Call it the case of the noisy neighbor.
Since the nearby galaxy Cygnus A was first discovered in the 1960s, scientists have puzzled over how it churns out tremendous amounts of radio energy, making it the second strongest source of radio waves in the cosmos.
Now three astronomers using the Hubble Space Telescope have stumbled onto evidence that a quasar -- a mysterious object that can emit a trillion times as much energy as the sun -- nestles at Cygnus A's core, broadcasting all that radio babble.
That would make Cygnus A's quasars one of the closest quasars ever discovered, a mere 600 million light years away. Most quasars are billions of light years distant.
"I was stunned when we realized we had a quasar, it was a total surprise," said Anne L. Kinney, an astronomer with Baltimore's Space Telescope Science Institute. While some theoreticians had predicted that the galaxy contained a quasar, she said, "it wasn't the point of our observation."
"That shows how many surprises there are in our own backyard of the universe," said Stephen P. Maran, a spokesman for the American Astronomical Society.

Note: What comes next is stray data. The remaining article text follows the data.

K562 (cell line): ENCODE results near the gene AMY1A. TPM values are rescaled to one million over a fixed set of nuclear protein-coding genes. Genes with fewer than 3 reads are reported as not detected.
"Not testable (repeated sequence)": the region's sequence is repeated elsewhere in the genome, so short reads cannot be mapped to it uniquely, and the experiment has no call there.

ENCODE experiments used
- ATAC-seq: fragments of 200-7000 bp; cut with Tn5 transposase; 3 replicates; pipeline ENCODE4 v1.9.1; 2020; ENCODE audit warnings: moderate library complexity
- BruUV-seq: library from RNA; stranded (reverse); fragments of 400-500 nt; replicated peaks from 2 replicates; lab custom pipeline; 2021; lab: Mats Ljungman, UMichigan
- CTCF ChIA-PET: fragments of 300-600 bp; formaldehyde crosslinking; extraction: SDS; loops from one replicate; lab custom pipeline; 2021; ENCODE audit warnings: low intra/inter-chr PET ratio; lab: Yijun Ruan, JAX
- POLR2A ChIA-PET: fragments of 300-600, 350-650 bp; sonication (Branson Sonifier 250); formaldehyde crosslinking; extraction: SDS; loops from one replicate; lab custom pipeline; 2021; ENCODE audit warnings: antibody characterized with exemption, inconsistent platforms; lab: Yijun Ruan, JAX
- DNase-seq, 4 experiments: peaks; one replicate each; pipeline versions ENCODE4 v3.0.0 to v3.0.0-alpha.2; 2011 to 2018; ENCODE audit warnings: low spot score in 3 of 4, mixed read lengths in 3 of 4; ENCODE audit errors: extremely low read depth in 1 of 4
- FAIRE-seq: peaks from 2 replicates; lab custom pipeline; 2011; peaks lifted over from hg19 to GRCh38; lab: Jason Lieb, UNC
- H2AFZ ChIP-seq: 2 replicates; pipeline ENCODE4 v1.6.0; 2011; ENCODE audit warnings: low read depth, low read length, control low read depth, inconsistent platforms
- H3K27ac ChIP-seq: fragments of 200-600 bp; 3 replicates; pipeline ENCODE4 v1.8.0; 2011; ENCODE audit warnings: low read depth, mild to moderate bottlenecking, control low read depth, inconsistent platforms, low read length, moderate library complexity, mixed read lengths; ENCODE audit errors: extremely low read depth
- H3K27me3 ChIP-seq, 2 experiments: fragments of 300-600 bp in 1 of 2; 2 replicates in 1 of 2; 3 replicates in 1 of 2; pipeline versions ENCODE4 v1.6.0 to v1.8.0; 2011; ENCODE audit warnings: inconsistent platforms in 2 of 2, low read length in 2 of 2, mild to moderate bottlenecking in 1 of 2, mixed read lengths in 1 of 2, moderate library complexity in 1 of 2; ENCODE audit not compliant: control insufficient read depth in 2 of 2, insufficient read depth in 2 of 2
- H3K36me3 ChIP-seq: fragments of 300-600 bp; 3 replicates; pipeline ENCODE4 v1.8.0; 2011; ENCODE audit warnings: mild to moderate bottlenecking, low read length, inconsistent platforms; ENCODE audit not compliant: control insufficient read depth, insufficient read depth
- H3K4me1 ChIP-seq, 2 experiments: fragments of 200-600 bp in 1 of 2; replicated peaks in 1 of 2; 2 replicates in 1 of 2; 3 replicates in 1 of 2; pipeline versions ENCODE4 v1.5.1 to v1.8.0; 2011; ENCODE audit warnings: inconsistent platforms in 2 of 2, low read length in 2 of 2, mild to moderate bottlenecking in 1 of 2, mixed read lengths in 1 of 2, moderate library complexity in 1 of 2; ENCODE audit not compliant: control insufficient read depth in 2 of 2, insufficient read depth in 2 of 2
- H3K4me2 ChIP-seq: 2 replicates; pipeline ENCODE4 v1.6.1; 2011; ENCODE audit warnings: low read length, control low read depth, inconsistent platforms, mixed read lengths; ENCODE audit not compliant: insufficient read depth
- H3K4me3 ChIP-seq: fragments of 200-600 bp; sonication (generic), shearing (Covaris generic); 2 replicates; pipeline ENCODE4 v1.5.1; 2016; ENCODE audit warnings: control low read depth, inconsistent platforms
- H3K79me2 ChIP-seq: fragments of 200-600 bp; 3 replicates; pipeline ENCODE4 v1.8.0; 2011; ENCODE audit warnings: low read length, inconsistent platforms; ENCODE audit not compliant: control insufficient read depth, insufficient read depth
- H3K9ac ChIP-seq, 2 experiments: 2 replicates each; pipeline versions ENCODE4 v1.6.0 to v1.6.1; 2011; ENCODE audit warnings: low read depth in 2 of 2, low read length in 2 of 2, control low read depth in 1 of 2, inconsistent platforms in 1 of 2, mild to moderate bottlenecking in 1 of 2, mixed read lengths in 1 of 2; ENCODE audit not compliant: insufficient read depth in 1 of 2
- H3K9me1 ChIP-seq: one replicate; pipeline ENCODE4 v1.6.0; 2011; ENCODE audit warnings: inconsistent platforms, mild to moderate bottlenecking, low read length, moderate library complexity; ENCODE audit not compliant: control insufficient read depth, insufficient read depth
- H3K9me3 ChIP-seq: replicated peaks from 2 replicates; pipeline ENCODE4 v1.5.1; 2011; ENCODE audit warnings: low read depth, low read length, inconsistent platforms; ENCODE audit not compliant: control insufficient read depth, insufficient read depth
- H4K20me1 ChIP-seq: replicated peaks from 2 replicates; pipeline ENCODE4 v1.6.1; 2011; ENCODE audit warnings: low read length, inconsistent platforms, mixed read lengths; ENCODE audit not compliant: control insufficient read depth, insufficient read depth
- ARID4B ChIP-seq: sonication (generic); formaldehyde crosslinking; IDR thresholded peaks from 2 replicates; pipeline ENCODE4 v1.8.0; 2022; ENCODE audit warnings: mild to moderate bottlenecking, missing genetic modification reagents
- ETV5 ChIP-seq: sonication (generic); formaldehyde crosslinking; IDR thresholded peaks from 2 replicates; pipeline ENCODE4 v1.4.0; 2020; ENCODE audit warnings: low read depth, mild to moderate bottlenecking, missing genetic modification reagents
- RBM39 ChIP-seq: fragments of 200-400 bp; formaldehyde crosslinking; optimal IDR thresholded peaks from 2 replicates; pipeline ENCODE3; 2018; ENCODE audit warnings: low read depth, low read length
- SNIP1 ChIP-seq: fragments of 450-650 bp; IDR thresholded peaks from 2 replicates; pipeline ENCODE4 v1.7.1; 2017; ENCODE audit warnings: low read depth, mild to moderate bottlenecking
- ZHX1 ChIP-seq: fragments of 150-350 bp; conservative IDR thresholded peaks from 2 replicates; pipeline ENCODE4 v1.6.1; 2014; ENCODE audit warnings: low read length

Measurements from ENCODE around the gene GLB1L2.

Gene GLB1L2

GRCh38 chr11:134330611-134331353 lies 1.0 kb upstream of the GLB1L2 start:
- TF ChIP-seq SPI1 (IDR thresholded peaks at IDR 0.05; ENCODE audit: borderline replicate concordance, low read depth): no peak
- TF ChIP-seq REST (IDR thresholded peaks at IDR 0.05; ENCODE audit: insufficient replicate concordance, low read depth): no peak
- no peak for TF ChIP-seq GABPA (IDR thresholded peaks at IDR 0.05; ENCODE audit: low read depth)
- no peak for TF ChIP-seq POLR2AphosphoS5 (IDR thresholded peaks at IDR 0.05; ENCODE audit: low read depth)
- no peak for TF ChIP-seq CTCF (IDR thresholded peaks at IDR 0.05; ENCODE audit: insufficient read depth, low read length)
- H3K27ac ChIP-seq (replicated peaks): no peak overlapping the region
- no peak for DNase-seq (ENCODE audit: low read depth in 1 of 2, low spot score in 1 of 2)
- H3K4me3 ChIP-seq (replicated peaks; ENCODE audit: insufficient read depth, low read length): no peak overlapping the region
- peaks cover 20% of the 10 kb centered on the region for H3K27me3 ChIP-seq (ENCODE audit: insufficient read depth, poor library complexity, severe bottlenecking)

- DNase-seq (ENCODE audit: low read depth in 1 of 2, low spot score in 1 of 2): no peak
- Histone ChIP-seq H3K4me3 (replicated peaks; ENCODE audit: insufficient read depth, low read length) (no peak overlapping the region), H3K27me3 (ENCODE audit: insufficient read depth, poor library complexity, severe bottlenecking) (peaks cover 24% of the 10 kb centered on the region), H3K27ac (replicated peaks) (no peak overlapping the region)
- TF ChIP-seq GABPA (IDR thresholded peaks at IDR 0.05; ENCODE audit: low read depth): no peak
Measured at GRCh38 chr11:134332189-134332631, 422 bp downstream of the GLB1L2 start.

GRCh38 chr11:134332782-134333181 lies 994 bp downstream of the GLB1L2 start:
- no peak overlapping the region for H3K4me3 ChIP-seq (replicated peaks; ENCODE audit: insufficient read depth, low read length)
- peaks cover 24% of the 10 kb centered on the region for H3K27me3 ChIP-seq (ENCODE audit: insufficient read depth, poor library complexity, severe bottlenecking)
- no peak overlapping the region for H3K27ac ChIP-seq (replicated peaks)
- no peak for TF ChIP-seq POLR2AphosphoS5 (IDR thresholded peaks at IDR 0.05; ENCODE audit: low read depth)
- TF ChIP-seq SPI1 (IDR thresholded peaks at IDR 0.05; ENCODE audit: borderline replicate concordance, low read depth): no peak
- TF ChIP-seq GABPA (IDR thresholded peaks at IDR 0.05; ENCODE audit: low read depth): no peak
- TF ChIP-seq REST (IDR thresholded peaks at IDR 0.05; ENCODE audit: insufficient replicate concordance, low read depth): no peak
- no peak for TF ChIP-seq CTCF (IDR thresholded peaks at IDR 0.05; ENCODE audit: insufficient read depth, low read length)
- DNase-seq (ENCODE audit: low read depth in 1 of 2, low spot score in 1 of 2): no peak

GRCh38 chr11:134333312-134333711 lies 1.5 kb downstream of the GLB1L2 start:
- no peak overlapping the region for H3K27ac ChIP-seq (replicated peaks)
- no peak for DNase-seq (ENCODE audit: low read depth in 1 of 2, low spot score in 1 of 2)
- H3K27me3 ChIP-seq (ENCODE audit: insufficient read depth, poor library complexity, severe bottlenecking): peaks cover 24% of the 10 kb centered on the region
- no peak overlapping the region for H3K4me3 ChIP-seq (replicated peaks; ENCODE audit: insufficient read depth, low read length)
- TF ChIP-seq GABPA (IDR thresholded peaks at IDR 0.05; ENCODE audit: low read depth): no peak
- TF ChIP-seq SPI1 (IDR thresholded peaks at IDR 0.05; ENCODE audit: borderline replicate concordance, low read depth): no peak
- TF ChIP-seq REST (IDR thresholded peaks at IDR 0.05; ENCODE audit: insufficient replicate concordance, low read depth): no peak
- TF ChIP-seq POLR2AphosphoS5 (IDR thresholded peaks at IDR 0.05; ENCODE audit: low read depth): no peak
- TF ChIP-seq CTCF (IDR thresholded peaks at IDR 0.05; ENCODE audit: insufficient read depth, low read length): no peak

Dr. Kinney, Robert Antonucci and Toddy Hurt, both of the University of California at Santa Barbara, published their findings in this week's issue of the British journal Nature.
Quasars look like single stars to astronomers using optical ground-based telescopes. But when measured by instruments that detect forms of energy other than visible light, they appear hundreds or thousands of times brighter than our Milky Way galaxy, which may contain 100 million stars.
Astronomers think quasars may be a jumbo version of an object called a black hole, a collapsed star so heavy and compact that its crushing gravity prevents light from escaping.
There is growing suspicion that quasars sit at the center of many or even most galaxies.
Using Hubble before its repair last December, Dr. Kinney and her colleagues decided to study Cygnus A for evidence that the galaxy was powered by a dense region of hot, massive stars in the processing of exploding, not a quasar.
Instead, in looking at ultraviolet light reflected off the galaxy's center, they found evidence that the material in the core is swirling at tremendous speeds -- speeds that could only be generated by material accelerating into a black hole.
The team spent three months puzzling over their data before coming to the conclusion that they had stumbled on evidence of a quasar.
Dr. Kinney hopes the new evidence will help astronomers learn why about one out of ten quasars produces as much radio noise as Cygnus A, while the rest are quiet.